1. That was brave! How thankful I am that you choose life and I was given the opportunity to know you and your family. I think given the circumstances you mentioned I would have probably chosen to keep quiet as well. I will not pretend to understand because I’ve not been faced with such extreme sadness, but I’ve experienced great joy and victory in the Lord and hope you get the same over this difficult area in your life.

    • Thank you, Renee, for your encouraging and supportive comment. I was afraid to publish this post. It sat in my drafts for about three weeks before I finally shut my eyes and clicked the Publish button. 🙂

      I am tired of being controlled and bound by fear. Yes, people may now regard me as mentally deficient, backslidden, or something worse. I may be looked down on, relegated to the box labeled Mentally Ill, and shoved into a corner, never again to be spoken of other than in hushed whispers and fearful phrases.

      So what? Does any of that really matter? Does it negate the fact that my speaking openly about my struggles may help someone else? If I can help someone who is struggling, the potential negatives are worth it to me.

      The above thoughts and questions are what finally caused me to break the chains of fear and share openly here on my blog.

      I really, really appreciate your freely stating that you don’t understand my struggle but that you hope for victory for me. I thank you very much and hope that perhaps one day I will no longer have to fight this battle. But if it does become a lifelong battle, I know that joy and victory ultimately wait for me anyway. 🙂

  2. Uncle Pete (Shop Dog - FB) says

    After reading your fb and blog post I have been waiting to come up with some words of wisdom or some humor. So far I have not been able to, so I thought I had better respond before you thought I was not paying attention. Remember when Susan and I visited you a few years ago? We had such a good time. No, I do not know what you are going thru. But I can relate on a smaller scale as I have also been looked down on because of my lack of education and other short comings. Did not stop me from marry a very smart, beautiful, lady.

    We went thru a lot of issues when we first got married due to my past military experiences. In recent years it has been her health issues. We are very active in the VFW because they provide support for both of our problems. Her cancer and my what ever issues. Also keeps us active, as we do a lot of cancer, veterans, children, type of fund raisers.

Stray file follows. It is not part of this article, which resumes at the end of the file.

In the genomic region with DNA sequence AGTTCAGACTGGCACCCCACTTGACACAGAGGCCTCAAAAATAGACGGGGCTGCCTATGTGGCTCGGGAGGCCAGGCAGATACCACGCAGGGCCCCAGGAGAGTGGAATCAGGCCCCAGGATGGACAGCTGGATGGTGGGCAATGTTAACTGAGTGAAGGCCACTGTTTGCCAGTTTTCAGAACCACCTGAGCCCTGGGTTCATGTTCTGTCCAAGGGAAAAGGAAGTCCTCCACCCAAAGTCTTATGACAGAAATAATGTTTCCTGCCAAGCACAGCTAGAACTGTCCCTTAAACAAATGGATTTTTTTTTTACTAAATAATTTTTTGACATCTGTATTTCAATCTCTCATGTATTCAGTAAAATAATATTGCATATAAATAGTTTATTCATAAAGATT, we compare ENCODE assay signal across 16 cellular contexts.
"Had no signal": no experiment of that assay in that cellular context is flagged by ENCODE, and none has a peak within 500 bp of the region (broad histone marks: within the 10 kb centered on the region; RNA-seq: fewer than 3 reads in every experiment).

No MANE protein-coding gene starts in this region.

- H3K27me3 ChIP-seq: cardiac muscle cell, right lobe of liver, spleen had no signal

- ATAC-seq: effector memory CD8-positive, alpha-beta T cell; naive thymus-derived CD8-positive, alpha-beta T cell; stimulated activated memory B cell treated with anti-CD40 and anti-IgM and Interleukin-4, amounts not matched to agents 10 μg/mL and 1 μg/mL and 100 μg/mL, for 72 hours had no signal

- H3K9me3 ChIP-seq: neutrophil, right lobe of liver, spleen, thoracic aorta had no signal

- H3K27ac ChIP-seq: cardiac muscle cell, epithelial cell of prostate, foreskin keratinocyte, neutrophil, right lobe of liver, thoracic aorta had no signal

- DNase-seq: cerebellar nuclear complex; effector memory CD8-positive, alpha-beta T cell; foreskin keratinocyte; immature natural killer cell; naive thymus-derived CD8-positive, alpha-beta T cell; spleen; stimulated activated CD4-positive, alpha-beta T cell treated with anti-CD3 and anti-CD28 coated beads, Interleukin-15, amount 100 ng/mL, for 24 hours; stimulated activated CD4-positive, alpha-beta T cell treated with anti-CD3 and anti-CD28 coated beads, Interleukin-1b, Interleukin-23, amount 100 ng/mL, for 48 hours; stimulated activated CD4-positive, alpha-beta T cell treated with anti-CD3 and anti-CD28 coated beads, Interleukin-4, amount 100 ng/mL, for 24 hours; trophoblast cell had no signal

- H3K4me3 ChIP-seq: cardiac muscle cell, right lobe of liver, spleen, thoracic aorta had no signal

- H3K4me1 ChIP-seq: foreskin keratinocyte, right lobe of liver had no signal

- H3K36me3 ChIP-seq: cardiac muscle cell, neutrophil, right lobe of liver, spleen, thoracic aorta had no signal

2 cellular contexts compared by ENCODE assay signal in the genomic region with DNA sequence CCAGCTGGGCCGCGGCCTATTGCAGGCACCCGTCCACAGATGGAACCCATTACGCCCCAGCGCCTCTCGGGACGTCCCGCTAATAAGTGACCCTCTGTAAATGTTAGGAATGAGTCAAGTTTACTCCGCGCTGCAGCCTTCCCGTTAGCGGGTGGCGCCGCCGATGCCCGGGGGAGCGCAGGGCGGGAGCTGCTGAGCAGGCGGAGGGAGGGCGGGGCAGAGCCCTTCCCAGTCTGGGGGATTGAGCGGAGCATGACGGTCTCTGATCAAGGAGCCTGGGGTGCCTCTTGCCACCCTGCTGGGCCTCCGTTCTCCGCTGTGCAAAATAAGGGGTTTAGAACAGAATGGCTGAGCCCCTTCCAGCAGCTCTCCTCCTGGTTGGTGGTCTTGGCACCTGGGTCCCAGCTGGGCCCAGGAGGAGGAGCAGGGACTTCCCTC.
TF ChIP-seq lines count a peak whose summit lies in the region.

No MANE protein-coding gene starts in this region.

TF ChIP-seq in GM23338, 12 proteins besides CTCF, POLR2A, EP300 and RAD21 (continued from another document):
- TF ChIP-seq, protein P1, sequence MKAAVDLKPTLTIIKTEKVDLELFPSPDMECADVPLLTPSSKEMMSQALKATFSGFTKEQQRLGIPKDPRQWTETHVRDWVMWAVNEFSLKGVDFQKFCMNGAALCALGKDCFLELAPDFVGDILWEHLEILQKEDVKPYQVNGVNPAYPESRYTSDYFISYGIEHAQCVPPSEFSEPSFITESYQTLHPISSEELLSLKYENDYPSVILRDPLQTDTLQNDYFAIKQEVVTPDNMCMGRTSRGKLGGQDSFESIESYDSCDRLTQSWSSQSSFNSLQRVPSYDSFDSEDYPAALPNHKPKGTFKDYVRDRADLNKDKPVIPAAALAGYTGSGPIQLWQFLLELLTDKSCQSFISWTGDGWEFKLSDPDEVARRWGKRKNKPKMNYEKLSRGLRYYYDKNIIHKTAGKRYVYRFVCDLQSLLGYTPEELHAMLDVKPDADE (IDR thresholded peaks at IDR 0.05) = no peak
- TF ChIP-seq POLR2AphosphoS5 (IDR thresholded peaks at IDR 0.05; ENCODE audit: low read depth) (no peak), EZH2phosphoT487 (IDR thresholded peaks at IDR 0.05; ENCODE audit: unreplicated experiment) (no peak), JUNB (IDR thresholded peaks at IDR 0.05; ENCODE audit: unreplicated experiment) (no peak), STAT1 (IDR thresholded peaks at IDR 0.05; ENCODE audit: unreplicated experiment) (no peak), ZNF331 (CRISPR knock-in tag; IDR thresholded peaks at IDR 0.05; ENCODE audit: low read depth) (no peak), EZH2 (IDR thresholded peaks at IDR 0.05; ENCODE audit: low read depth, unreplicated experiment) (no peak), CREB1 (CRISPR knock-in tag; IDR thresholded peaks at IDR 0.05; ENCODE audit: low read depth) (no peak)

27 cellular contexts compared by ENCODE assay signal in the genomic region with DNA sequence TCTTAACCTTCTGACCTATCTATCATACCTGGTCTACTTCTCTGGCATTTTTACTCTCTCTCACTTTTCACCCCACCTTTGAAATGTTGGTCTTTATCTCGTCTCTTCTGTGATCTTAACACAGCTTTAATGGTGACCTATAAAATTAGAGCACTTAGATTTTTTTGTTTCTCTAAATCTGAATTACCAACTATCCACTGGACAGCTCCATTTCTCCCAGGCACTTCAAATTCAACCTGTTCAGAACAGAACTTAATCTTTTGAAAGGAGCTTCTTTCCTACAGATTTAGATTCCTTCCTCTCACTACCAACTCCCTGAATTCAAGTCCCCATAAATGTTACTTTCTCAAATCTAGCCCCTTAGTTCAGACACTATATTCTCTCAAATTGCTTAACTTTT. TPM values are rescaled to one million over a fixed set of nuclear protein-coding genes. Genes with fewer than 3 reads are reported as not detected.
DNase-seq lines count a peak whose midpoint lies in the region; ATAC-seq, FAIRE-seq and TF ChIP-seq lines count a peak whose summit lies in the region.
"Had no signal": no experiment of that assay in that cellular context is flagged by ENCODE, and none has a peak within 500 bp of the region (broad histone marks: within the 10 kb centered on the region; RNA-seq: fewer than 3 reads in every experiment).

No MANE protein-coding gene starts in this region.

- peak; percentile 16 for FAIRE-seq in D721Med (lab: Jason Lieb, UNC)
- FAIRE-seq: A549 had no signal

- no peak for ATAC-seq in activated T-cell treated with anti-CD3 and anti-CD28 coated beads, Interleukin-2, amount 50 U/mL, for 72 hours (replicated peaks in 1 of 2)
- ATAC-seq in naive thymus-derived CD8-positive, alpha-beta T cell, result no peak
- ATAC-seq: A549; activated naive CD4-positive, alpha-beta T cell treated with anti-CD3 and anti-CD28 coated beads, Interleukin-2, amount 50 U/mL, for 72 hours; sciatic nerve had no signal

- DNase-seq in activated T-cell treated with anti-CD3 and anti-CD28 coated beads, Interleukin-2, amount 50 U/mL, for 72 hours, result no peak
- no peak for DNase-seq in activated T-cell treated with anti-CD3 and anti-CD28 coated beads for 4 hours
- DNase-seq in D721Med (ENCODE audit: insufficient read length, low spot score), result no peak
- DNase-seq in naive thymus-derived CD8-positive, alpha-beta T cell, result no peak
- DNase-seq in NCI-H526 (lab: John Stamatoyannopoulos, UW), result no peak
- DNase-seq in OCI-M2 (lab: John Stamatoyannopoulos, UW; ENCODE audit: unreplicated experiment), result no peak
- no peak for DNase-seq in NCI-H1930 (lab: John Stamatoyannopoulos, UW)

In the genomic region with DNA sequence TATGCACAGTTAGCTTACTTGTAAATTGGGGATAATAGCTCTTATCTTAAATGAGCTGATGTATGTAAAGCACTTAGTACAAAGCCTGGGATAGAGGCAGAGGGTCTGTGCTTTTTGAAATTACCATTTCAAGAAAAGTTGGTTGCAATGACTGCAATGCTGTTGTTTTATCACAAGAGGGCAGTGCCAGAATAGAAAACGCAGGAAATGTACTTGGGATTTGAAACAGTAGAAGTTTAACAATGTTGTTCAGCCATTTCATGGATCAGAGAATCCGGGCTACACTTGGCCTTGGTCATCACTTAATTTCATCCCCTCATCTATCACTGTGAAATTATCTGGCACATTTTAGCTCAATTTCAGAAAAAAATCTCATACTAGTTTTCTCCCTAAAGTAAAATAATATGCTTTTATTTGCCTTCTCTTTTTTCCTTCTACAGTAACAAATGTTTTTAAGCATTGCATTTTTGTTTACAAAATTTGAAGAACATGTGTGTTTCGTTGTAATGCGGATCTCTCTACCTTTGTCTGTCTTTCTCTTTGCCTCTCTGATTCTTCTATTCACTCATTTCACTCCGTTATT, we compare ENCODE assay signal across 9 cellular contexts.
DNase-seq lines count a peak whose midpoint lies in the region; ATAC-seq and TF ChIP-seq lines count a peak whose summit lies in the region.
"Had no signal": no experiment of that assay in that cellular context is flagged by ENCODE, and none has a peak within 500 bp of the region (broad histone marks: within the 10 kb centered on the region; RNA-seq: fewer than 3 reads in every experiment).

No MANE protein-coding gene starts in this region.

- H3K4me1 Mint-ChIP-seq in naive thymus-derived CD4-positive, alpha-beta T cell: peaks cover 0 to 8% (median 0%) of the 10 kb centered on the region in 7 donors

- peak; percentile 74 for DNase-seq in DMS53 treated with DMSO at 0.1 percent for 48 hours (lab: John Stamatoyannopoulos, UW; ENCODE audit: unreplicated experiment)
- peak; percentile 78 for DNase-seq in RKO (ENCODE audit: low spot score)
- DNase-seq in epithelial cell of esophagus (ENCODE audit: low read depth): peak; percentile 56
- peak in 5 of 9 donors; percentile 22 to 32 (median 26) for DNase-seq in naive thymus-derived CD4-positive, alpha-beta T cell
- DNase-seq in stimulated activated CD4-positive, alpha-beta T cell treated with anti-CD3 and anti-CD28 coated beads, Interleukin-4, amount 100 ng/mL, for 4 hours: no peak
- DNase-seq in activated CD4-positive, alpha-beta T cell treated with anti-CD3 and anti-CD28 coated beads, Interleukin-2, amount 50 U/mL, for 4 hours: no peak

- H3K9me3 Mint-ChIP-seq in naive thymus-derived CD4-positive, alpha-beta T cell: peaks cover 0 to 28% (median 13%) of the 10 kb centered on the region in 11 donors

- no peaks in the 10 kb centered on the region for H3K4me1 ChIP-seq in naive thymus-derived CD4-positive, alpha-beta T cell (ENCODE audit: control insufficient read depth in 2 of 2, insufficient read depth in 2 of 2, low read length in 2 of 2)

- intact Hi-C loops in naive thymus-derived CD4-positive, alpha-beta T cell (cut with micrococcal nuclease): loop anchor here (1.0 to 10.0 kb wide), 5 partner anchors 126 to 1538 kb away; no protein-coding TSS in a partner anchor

I agree that no one should think negative of you, but based on my experience some may.
    First and foremost keep remembering the Lord and follow where he leads you. He is still leading me into positions and challenges that I can not believe. When I was in life and death situations I prayed for survival , but never made promises. He led me to be head of trustees of a church. He told us and helped us to prevent a VFW from closing ten years ago. Now same VFW may have problems filling officer chairs next year? So we are listening, as He knows both of our health. We are not currently active in a church, but we still pray and listen to God!
    I think the reason I was led to the VFW was my past experience and the I way I handle life problems. I.e. humor, low key, head on, action,

    You have touched so many lives, mine included. So it is not a option, you have to continue to hang in there!
    Have to sign off – Shop Dog is past out sleeping and its past my bed time

    • Thank you so much, Uncle Pete. Your kind words and thoughts are encouraging to me. Thank you for sharing your experiences with me. Pat Shop Dog and tell Aunt Sue I send my love.

  3. Bro Dave Wilson says

    Mrs. Revkah
    Your a tremendous blessing and encouragement and testament to the fact that God is able to deliver us from whatever we are going through. I was touched by your story. What a blessing to see someone be so transparent in a day where religion has caused so many of Gods people to conceal so much. I don’t believe it’s sin and I don’t believe you weren’t trusting God but I do believe there was a devil… Who wanted nothing more than to keep you from affecting people for Christ. We do often forget that we are the targets of demonic attack and what a victory it would be for him to be able to have snuffed out such an obvious source of light. I did not know there was a story attached to the picture when I liked it but now I love it. God bless you and thank you.